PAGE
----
Report on complaint proceedings by the Commissioner for Media and Communications H1 2017

The practice and the findings of the Office of the Commissioner for Media and Communications regarding complaint proceedings in H1 2017

Published: 4 September 2017

The Commissioner for Media and Communications works towards promoting the justified interests of users of electronic communications services and media content services in the course of their usage of these services.

Pursuant to Act CLXXXV of 2010 on Media Services and Mass Media (hereinafter: Media Act), the Commissioner acts upon complaints received by its Office regarding harm to interests or a direct threat of such harm.


If the complaint received is thorough and falls within her competence, the Commissioner contacts the relevant electronic telecommunications provider. If she believes that the action taken by the service provider or its proposal for the resolution of the complaint is not sufficiently equitable or if the service provider refuses, without sufficient reason, to grant the request, the Commissioner may demand special equity in the case. If necessary, she may conduct a conciliation process involving the complainant or, if the matter concerns a large number of consumers, the representative of the consumer interest protection body.

Results and findings from complaint procedures in H1 2017

In the first half of 2017 the Commissioner’s Office received a total of 280 complaints about communications. The Office conducts its proceedings with communications service providers electronically (via the Ügyfélkapu site), in compliance with the Act on Electronic Administration.

The number of complaints has fallen by 15% year-on-year, which may also suggest greater awareness among consumers as they conduct their transactions.

In 137 instances, the service providers granted the complainants’ requests in part or in full. They paid compensation for a total of approximately HUF 6,000,000, doing so either by crediting an amount or waiving the liquidated damages payable to the provider; in a number of cases, they granted significant discounts or more attractive conditions for the future (instalment payment discounts, improved service quality, switch to lower-tariff plan).

In 25 cases, no proceedings were brought because the case was outside the Commissioner’s competence, proved unfounded, was revoked by the complainant or missing information was not supplied in time.

The complaints concerned mostly the inappropriate application of the terms and conditions of the subscriber agreement, the relocation of service provision and the quality of services. The operation of service providers’ customer service functions was once more the subject of a large number of complaints, which objected to a failure to act or to provide adequate information.

The Office continue to receive a high number of equity requests, mostly regarding the termination of loyalty-period contracts and tariff plan switches.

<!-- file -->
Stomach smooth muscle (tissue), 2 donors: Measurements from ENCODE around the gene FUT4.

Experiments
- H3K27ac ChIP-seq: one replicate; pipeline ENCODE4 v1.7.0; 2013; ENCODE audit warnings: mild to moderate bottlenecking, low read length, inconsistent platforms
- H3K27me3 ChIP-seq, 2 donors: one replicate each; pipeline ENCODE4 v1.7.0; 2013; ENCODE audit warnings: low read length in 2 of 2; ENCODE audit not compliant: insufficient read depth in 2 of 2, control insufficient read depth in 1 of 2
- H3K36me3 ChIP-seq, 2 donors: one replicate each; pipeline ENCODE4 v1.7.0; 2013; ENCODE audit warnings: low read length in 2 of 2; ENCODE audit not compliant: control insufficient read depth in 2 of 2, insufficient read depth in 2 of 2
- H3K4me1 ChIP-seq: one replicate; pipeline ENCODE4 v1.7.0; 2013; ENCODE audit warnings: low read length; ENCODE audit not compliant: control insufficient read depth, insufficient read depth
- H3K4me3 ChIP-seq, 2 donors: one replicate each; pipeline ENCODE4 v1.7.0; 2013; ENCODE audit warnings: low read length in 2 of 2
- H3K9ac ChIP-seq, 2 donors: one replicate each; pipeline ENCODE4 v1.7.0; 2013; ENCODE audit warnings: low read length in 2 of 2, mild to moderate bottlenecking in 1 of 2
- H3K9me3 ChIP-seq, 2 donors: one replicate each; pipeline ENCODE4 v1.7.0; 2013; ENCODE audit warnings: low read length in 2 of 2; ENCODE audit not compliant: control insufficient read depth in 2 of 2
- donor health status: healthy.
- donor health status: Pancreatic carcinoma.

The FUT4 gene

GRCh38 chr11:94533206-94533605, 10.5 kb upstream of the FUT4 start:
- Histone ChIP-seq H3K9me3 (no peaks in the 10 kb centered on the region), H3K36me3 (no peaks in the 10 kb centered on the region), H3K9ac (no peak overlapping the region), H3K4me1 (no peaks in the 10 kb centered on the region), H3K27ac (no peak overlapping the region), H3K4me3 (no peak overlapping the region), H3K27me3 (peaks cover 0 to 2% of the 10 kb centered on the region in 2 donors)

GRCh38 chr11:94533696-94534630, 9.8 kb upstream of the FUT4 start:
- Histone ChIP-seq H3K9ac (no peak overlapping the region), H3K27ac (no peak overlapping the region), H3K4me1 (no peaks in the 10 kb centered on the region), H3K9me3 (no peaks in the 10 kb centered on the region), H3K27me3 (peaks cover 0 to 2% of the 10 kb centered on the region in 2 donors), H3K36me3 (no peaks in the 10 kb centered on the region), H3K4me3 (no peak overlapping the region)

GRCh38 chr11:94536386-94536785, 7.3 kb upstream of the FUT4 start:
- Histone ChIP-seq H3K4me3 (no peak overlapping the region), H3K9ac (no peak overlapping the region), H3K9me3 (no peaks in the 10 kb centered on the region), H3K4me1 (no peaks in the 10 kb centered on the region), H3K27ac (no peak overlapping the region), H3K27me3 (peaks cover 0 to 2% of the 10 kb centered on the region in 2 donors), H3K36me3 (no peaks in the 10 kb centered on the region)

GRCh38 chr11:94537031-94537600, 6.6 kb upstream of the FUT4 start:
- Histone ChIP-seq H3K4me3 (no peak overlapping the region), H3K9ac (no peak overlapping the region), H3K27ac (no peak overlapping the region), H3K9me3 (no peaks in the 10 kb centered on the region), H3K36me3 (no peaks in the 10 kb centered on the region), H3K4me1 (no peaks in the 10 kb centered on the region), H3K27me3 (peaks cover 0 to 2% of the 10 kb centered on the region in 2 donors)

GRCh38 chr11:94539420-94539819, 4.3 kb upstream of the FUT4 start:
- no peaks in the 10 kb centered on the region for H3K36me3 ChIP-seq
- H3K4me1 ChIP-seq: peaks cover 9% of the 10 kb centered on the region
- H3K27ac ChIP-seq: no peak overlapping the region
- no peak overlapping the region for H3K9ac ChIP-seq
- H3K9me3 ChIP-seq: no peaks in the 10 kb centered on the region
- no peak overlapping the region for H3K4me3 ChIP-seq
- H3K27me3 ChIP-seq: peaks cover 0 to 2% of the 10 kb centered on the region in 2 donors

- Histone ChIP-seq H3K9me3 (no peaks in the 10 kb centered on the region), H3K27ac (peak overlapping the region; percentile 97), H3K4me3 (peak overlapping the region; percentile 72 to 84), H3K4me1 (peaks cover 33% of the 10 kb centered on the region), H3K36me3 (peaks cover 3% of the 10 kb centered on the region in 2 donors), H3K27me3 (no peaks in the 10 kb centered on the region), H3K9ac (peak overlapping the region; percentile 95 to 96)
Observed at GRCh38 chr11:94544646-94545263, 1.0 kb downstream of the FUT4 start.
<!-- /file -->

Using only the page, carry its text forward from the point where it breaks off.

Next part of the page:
There were numerous complaints about the invoicing practices of a service provider with significant market share and about several providers regarding their number portability and service relocation practices.

Many complained that they were given premium-rate services they had not requested or that they were not given the content ordered even though they had requested and been invoiced for it. Several complaints objected to the amount of fees for content services or the failure to provide preliminary information and highlight certain matters.

There were numerous complaints regarding the data reconciliation of mobile phone numbers with prepaid SIM cards, which had a due date of 30 June 2017; most of these complaints concerned deficiencies at providers’ customer service functions.

On NMHH-MHB’s revamped website, the Commissioner’s Office published information about number portability on 24 March and about the relocation of services on 17 April.

The diagrams below capture the breakdown of complaints in H1 2017 in terms of the outcomes and results of complaint procedures and the subject matters of complaints.




Pursuant to the Media Act, the Commissioner promotes the enforcement of media content service users’ equitable interests applicable to the use of media content services as and when these may be jeopardized due to the behaviour of service providers.

Proceedings may be brought and conciliation with professional, advocacy or self-regulatory bodies of media content providers may take place if the complaint concerns activities by media content providers resulting in harm to the interests of a considerable proportion of viewers, listeners or readers or if it is reported against a single provider on several occasions or against several providers.

Complaints on media subjects were three times higher than in the same period in 2016 and accounted for 6% of all complaints. Nearly two thirds of the complaints concerned the content of radio broadcasts, one complaint concerned the content of a printed press product, three reported online content, and a further two complaints concerned television programs and advertising content.

No proceedings were brought regarding these media complaints as the relevant preconditions were missing.